In the second act of The Winter’s Tale, Queen Hermione asks her boy Mamilius to tell her a merry story. He declines, saying, “A sad tale’s best for winter.” But composer Diedre Murray, lyricist Randy Weiner, and writer-director Diane Paulus have decided that a funkadelic one would better suit the season. In their new musical, they’ve pinched the plot of Shakespeare’s romance, adding an r&b score and an updated setting.
“Once upon a time, a long time ago”—which seems to be the late ’70s, judging by the extravagant use of leather—two r&b kings ruled the music world. Ezekiel (Charles R. King Jr.), leader of Funktopia, and Maurice (Shaun Hoggs), potentate of Groovonia (doubtless a neat relative of Stankonia), have just returned from a successful nine-month tour. Ezekiel is crazy in love. Very crazy. He develops a brutal and groundless jealousy, assuming a liaison between his pregnant wife, Serena (Jeanette Bayardelle), and Maurice. Who knew Ike and Tina had classical precedents?
His rage leads to the exile of Maurice, the death of his wife and son, and the abandonment of his newborn (apparently he isn’t a fan of paternity testing). As in The Winter’s Tale, the second half of the play takes place in the rival kingdom where Maurice’s son Tariq and Ezekiel’s daughter Rain now live. In place of the shepherd is Sweet Daddy, the impresario of the Bunny Hutch strip club, and it’s a rather naughty revue which replaces the sheep-shearing festivities. “With heigh! With heigh! . . . /While we lie tumbling in the hay” transmutes to “We git behind ’em doggy-style/And lick them bunnies clean.” Ah, poesy.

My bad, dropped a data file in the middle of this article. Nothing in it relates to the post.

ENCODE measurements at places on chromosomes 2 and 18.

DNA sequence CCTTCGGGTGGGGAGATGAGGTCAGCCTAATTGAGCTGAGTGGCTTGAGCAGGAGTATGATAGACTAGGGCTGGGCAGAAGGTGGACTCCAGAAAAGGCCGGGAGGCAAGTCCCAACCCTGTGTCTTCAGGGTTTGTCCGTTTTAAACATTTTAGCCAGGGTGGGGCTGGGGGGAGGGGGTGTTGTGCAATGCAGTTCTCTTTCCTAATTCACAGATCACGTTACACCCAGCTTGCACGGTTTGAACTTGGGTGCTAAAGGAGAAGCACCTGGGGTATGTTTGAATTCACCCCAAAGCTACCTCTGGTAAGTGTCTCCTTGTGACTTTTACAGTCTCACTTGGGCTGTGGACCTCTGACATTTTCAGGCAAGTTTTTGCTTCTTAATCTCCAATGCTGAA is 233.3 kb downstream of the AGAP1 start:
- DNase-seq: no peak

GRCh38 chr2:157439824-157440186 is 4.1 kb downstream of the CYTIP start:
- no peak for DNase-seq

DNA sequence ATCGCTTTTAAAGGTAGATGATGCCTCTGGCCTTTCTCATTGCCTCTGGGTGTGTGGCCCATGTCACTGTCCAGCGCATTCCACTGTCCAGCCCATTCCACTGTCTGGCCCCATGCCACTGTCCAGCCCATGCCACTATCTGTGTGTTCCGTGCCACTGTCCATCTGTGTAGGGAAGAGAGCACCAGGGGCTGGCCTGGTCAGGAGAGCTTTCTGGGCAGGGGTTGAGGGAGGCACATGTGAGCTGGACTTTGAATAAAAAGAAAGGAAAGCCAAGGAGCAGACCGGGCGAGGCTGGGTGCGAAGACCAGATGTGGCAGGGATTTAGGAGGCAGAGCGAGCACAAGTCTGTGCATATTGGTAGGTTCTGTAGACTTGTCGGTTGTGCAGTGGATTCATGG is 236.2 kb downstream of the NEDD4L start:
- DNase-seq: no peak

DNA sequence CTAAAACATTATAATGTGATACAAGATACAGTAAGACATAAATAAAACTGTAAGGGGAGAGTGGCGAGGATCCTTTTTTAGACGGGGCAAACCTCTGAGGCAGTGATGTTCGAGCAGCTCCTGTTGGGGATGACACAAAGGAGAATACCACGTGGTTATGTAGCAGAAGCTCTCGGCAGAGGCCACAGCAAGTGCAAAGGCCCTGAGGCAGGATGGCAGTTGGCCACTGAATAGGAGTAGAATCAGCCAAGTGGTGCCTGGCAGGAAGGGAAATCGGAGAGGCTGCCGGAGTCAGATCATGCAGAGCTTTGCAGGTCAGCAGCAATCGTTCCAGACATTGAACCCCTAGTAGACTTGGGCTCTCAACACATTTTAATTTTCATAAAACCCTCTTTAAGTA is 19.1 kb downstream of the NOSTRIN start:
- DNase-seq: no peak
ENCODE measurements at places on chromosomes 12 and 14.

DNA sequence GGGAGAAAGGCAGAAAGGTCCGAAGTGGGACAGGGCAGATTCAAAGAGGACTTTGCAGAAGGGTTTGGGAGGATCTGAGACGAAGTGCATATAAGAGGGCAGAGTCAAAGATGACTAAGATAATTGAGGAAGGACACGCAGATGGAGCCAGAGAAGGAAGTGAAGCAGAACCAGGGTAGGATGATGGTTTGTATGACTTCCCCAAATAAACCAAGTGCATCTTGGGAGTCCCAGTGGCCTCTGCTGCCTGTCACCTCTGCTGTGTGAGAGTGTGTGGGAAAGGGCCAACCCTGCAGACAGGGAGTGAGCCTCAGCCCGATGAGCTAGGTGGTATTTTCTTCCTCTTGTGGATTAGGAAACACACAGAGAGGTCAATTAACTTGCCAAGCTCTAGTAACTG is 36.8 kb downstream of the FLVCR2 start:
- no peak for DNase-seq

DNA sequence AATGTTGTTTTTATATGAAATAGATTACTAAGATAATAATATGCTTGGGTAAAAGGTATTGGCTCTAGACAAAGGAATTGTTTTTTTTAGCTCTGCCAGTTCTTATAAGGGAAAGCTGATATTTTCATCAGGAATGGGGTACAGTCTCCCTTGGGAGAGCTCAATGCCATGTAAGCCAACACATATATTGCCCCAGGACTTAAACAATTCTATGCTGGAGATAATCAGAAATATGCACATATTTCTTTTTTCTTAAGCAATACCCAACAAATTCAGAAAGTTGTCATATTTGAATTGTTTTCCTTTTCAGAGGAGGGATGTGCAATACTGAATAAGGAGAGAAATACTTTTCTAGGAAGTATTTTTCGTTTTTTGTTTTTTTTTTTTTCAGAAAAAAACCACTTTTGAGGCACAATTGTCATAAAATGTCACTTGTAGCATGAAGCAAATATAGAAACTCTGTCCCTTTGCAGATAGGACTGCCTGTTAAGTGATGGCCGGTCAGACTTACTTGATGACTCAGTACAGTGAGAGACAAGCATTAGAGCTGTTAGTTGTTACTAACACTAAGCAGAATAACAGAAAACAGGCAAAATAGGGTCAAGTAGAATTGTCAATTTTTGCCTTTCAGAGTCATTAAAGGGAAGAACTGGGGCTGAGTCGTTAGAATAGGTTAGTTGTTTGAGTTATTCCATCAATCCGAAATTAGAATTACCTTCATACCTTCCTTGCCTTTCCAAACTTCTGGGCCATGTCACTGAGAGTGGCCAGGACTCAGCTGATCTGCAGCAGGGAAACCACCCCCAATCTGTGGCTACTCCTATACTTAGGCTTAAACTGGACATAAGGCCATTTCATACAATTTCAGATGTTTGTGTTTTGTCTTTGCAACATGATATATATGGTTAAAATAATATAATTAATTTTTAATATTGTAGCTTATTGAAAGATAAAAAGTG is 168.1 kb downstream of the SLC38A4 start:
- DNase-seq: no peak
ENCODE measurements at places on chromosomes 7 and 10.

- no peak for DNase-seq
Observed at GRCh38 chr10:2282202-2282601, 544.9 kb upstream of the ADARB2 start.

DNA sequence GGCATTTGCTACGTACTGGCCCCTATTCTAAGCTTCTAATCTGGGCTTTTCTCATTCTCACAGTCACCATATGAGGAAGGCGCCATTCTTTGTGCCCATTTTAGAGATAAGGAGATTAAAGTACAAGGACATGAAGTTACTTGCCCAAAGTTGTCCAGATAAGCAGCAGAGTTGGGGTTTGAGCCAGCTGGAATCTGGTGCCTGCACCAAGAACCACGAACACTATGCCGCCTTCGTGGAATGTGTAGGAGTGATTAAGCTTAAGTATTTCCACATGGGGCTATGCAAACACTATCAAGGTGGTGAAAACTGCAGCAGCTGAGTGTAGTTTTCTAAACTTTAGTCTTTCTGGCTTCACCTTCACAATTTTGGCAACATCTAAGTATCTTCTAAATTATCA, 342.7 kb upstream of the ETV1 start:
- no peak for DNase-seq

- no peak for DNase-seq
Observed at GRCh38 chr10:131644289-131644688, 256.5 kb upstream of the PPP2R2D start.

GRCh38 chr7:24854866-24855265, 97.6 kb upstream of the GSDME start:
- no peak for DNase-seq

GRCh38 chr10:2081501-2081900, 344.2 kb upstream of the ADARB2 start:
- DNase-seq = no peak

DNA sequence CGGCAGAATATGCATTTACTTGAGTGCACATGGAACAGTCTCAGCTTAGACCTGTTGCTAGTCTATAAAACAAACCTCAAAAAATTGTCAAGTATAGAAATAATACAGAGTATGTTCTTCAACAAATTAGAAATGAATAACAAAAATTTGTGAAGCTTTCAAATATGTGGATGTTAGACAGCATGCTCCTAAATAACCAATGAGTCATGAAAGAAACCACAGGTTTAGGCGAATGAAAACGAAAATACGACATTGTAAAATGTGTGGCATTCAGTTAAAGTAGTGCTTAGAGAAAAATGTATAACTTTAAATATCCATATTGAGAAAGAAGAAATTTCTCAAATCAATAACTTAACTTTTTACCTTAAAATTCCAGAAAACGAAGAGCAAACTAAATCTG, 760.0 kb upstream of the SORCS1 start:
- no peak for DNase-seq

Husband-and-wife team Weiner and Paulus have collaborated in several Shakespeare modernizations, including the highly successful The Donkey Show (A Midsummer Night’s Dream), as well as Club 12 (Twelfth Night), and The Karaoke of Errors. If the writing isn’t always inspired (after all, there are only so many rhymes for “sweet caress”), they take a playful attitude to the source material with fairly happy results. Murray’s score takes a similar approach to popular music, referencing r&b, as well as gospel, funk, and pop—yet tricking them out neatly for musical theater with the addition of punctuated caesuras and cymbal-heavy finishes.
Paulus directs in broad but effective strokes, though perhaps she relies tooheavily on audience participation. The Julia Miles Theater crowd, though apparently enjoying themselves, were reluctant contributors. Exhortations to “get up” and “start up” were politely declined. Even the slick Sweet Daddy had to pause and ad-lib, “Oh, it’s like pulling teeth.” And that’s a shame; this project’s toothsome.